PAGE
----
Early on, the researchers had to figure out which frequency of current to use. While a high frequency of 200 Hz (electrical pulses per second) seems to interrupt tremors, a lower frequency of 30 to 50 Hz appears to promote activity, according to Dr. Machado.

Three years ago, his group began evaluating the combination of stimulation plus physical training. In a study published in Neurosurgery in 2013, they found that animals that were stimulated could reach and grasp with their anterior paws better than unstimulated rats.

Recently the Cleveland Clinic researchers found stimulation improved the number of synaptic connections, presumably enhancing communication between neurons in animals. Last month, they presented data showing stimulation appears to promoted neurogenesis; this work isn’t published yet.

Many questions remain to be answered before DBS can become a clinically useful treatment. The biggest: Will its effects hold in humans? Promoting the formation of new neurons is probably harder in humans than in rats. To date, there isn’t direct evidence that electrical stimulation of the cerebellum will promote the formation of new neurons in humans, although that remains a possibility and a hope, says Dr. Machado.

And there is the question of timing: At what point during the recovery process would DBS do the most good? Scientists are trying to determine whether patients would need continuous DBS, or if the improvement will linger if the stimulation is stopped, Dr. Machado says.

Another potential consideration is that stroke survivors aren’t a homogenous group. It’s unclear whether patients with a certain type of stroke, or damage in a particular area of the brain, would be the best candidates, says Konstantin Slavin, a neurosurgery professor at the University of Illinois at Chicago who wasn’t involved in the work.

“Right now, brain damage from stroke is considered irreversible,” Dr. Slavin says. The ultimate goal would be to regrow the brain and reestablish connections and original function. But for now, he says, “we can wake up parts of brain that can modify activity to compensate for dead regions.”

Write to Shirley S. Wang at

8 Ways to Get Your Memory Back After Stroke



While drugs won’t help reverse memory loss after a stroke, activities, therapy and rehabilition can. Feeding your brain with mind games and a healthy diet can help with memory after a stroke.

Some degree of memory loss affects about a third of people who survive a stroke, according to the National Stroke Association. But it’s good to know there are things you can do to help get your memory back.

“Memory deficits after a stroke can vary,” says Melissa (Muller) Meyers, OTD, an occupational therapist at MossRehab in Philadelphia. The extent of your memory loss can depend on how old you are, the severity of your stroke, where your stroke occurred, and even the support you have from family and friends.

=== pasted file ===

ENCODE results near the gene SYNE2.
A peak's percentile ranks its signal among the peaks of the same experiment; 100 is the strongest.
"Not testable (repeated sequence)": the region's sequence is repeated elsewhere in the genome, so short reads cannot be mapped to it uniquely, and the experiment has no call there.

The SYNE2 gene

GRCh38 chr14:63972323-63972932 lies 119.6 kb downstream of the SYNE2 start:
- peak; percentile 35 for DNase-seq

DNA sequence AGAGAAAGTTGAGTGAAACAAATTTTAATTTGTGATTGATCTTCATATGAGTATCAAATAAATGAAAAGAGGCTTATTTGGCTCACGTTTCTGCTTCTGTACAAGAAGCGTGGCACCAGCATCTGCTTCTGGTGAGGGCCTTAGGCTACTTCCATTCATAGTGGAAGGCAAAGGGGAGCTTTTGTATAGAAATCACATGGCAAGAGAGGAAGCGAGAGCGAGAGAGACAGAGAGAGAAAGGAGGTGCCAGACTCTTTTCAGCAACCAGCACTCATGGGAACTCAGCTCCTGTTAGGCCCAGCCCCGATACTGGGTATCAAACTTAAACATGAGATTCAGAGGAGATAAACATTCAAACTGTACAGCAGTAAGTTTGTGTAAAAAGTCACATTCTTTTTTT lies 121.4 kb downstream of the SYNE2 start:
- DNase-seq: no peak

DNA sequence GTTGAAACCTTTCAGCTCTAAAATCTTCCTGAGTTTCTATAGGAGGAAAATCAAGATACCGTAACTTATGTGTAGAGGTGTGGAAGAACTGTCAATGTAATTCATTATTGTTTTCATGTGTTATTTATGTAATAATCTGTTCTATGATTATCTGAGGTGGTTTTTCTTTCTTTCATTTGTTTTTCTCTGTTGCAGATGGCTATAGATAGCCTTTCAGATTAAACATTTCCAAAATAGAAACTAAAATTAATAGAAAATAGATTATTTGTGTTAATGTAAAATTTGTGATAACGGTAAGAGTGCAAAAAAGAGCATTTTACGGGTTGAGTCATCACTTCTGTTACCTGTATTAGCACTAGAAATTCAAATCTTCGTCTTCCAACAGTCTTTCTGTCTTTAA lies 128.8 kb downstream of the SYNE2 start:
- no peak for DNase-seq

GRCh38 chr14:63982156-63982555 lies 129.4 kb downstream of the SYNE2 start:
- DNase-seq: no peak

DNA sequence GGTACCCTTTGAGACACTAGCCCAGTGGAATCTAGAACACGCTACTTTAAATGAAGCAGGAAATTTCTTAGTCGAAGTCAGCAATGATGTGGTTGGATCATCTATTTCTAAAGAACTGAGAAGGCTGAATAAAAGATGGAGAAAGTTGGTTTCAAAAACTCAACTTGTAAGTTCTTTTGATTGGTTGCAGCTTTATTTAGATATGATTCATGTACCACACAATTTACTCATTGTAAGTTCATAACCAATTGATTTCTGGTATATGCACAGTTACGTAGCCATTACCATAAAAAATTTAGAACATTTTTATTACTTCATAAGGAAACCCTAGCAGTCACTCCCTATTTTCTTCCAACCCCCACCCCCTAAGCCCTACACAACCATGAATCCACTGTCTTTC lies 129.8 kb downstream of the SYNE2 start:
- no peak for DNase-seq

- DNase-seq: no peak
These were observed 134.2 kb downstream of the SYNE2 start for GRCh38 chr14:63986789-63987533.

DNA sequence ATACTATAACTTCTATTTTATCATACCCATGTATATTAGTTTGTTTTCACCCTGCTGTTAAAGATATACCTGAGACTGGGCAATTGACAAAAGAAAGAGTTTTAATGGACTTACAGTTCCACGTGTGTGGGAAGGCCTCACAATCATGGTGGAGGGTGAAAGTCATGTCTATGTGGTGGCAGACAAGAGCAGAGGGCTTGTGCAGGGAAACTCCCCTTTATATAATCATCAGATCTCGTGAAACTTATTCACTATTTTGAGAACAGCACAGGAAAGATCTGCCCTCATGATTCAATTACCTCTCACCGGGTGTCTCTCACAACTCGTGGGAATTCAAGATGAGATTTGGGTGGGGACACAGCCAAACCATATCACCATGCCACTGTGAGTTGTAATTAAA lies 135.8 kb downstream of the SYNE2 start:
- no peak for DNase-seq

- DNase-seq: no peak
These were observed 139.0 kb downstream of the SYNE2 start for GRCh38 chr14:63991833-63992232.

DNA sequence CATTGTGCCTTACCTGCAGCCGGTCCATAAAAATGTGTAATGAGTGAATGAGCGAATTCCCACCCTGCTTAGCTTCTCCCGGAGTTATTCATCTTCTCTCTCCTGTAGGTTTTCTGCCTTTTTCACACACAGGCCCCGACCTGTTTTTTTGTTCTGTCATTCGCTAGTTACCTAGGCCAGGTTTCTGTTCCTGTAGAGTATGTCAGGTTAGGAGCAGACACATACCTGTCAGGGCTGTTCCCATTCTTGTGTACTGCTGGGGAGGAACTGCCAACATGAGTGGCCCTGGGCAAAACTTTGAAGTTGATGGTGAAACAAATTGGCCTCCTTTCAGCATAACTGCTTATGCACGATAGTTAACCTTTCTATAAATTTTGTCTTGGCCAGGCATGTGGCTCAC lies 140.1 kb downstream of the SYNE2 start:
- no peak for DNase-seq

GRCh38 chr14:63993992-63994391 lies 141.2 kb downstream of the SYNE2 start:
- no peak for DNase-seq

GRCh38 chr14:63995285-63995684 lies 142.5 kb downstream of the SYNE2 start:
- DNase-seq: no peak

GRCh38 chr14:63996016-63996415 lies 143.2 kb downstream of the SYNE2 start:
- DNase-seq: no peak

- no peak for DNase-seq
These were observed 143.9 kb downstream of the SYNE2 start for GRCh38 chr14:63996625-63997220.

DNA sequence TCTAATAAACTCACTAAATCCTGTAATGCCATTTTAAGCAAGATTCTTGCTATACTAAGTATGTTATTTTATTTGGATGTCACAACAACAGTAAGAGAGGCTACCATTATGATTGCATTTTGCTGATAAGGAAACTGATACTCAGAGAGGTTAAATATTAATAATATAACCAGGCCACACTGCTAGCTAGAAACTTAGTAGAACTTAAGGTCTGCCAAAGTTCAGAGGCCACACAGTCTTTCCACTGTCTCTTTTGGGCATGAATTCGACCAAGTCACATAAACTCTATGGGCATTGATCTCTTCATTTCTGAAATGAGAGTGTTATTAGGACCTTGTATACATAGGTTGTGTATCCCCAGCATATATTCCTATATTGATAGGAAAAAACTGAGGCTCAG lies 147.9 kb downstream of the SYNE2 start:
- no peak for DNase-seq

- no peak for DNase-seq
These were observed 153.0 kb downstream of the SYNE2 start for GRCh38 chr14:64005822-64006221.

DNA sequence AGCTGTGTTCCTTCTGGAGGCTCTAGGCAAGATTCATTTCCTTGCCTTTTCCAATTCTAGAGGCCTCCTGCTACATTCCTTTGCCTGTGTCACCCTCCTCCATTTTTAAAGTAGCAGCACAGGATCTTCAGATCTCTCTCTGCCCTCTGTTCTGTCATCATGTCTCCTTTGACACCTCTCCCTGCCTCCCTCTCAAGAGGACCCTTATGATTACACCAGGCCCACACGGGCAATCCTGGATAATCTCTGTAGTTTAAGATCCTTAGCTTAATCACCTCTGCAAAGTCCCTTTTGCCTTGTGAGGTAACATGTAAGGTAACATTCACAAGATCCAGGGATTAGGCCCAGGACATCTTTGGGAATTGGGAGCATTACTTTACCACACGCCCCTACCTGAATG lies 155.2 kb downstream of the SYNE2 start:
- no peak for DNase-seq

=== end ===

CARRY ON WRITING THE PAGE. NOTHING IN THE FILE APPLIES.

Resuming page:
No medication is known to help reverse memory loss after a stroke, Meyers says. But where drugs won’t help, you can take steps with activities, therapy, and rehabilitation to help recover your memory after stroke.  

How to Regain Your Memory After Stroke

1. Stimulate your brain. “Games that require you to use your brain, whether as simple as checkers or complex as chess, can help you regain your memory,” says Allen Kaisler-Meza, MD, medical director of the Good Samaritan Hospital Independent Rehabilitation Program in San Jose, California.

2. Work with rehab specialists. Speech-language therapy enhances recovery. It helps by stimulating the brain to make neural connections from uninjured parts of the brain to those parts affected by stroke, Dr. Kaisler-Meza says.

Bob Mandell, now 71, who had a hemorrhagic stroke in 1996, credits various types of therapy, including speech therapy, with getting his memory back. Right after his stroke, Mandell of Naples, Florida, couldn’t get three words out and his memory loss was frustrating. But his determination to recover worked in his favor, and he believes others can do the same. “I worked really hard at therapy,” he says. He wrote about his recovery in the book Stroke Victor. “I did what psychologists called engaged therapy. I went all in, and that jarred my memory and my mind.”

3. Post reminders for yourself. Leave notes in key areas, such as a sign in the bathroom reminding you to brush your teeth, says Stephen Page, OTR/L, PhD, an occupational therapist and associate professor at the School of Health and Rehabilitation Sciences at The Ohio State University College of Medicine in Columbus. Use the alarm on your smartphone or even an old-school clock to remind yourself of appointments and when to take your medications, Page adds. Once you form a routine, it will help you re-establish your memory. Meyers agrees that in her work with patients as a therapist, “creating a routine that is repetitive and consistent can help.”

4. Make up mnemonics. Mnemonics are creative ways to remember things. They often take the form of an acronym, like the popular RICE: rest, ice, compression, and elevation — a shortcut to remember how to treat a sprain. You might make up your own mnemonic for the steps to cook a familiar meal, Page suggests. Rhymes also work, that associate a name with an object, like: “Shirley is the woman with curly hair.”